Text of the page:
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The student voice of Berkeley Preparatory School

The Fanfare

The student voice of Berkeley Preparatory School

The Fanfare

Has The Smoke From Canadian Wildfires Reached Florida?

Berkeley Students and Staff Offer Varying Opinions

“That can’t be right!” said Berkeley senior Ella Adebonojo ‘24 when informed of the shocking news. Yet despite her surprise, multiple news sources, including the New York Times, have confirmed that smoke from the Canadian wildfires reached Florida around Oct. 3, 2023. 

Still, Adebonojo ’24 was not alone in her assumption that it would be impossible for the fires to reach that far. A sophomore at Berkeley, Syra Patel ‘26, said, “It was odd because it’s from Canada. I don’t understand how it came down here.”

Starting earlier this year and surging mid-summer, Canada has been grappling with hundreds of intense, record-setting wildfires. The 2023 wildfire season burned the most area in all of Canadian history, according to ABC News. Now, the smoke from these fires has reached cities all over the U.S., even crossing the Atlantic in June, reaching Europe, as stated by NASA.

According to several students here at Berkeley, many were not aware of the Canadian wildfires in the first place, including Berkeley staff members. When asked to share her knowledge about the wildfires, Eliana Maheo, assistant crew coach, said, “I didn’t know it was a thing.”

Thanks to exceptionally dry and hot weather, the 2023 Canadian wildfire season—which normally runs from April to September—has been a record-maker. (Photo by MODIS Land Rapid Response Team, NASA GSFC, Public domain, via Wikimedia Commons)

But others were less confounded by the sudden influx of unhealthy air. Gabe Caraballo ’27 said, “I couldn’t believe it at first either, but upon further examination, I knew it had to be true. But you all wouldn’t listen to me.”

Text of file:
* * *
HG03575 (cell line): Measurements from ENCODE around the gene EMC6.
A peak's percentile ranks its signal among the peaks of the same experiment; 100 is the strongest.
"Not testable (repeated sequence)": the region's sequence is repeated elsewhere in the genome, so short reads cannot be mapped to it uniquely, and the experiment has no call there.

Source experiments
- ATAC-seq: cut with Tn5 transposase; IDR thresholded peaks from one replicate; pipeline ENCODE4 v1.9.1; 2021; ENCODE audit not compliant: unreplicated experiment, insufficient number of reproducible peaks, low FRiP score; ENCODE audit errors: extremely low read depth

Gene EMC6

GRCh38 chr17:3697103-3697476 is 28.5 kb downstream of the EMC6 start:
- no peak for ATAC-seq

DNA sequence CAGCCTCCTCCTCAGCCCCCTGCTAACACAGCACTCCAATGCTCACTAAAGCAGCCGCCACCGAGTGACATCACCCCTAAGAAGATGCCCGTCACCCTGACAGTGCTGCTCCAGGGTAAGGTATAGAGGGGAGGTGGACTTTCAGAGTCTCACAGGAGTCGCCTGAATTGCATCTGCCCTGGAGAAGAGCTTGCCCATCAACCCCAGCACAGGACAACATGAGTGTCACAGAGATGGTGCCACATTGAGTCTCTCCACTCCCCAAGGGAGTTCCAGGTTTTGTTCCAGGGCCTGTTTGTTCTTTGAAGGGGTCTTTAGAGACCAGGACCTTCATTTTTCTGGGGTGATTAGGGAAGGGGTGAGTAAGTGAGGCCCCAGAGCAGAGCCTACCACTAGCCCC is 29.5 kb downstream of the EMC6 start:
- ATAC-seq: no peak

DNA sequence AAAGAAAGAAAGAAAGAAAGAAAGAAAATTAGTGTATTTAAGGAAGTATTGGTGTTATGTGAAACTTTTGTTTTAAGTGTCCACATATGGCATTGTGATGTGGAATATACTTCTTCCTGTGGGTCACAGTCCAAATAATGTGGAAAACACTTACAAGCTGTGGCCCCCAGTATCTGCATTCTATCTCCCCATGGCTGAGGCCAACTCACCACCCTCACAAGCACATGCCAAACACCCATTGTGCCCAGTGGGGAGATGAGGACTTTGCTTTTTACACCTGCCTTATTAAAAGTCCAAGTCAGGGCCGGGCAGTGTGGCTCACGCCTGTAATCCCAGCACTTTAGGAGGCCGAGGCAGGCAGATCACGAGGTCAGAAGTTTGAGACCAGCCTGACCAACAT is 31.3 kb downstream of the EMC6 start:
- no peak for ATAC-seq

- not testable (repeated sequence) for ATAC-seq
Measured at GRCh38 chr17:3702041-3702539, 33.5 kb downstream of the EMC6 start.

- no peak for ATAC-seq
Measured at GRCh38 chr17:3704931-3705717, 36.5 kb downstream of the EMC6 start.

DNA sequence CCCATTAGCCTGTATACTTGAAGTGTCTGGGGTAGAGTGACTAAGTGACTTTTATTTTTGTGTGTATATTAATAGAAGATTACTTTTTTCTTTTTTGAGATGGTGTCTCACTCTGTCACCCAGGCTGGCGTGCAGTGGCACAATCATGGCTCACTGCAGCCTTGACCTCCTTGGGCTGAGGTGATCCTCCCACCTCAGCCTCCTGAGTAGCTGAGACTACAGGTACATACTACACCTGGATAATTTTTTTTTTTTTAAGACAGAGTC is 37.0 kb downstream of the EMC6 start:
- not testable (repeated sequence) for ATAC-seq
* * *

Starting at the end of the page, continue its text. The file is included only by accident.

Karina Ginn ‘27, another freshman, offered an almost universally held belief amongst Berkeley students. She said, “I don’t think it’s nice to have smoke in Florida. It makes the air quality worse. It makes me not breathe well and have headaches.”

Her sentiment was echoed across Berkeley hallways and backed by evidence. The wildfires have caused air quality alerts across Canada and the United States, according to the U.S. Post. When air quality is at an unhealthy level, people with lung diseases, heart conditions and serious health issues are at high risk. The general population is likely to experience some symptoms as well, like coughing and shortness of breath. 

Most of our students view the smoky weather as a viable health concern that you wouldn’t normally see here in Tampa Bay, which makes it hard to fathom that wildfire smoke came to Florida. 

Patrick Huey, a Berkeley rowing coach, said, “The weather patterns were such that it enabled that smoke to reach Florida. It’s not a phenomenon. The jet stream that moves weather patterns takes place throughout the year.”

This so-called ‘invasion’ of the East Coast has had minimal effects on the general Berkeley populace, but it has left students worried for the health of others and perplexed as to whether this is a truly natural occurrence or a theory that can be disproven. 

The good news is that Canada’s fire season has finally shown signs of slowing. This slowing signals the end of Florida’s smoky skies for this year. Or at least, students certainly hope so.

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About the Contributor
Nora Clabby, Staff Writer
Nora is a freshman who is new to Berkeley. When not in school or at crew practice, she enjoys reading, writing, and going to the movies.

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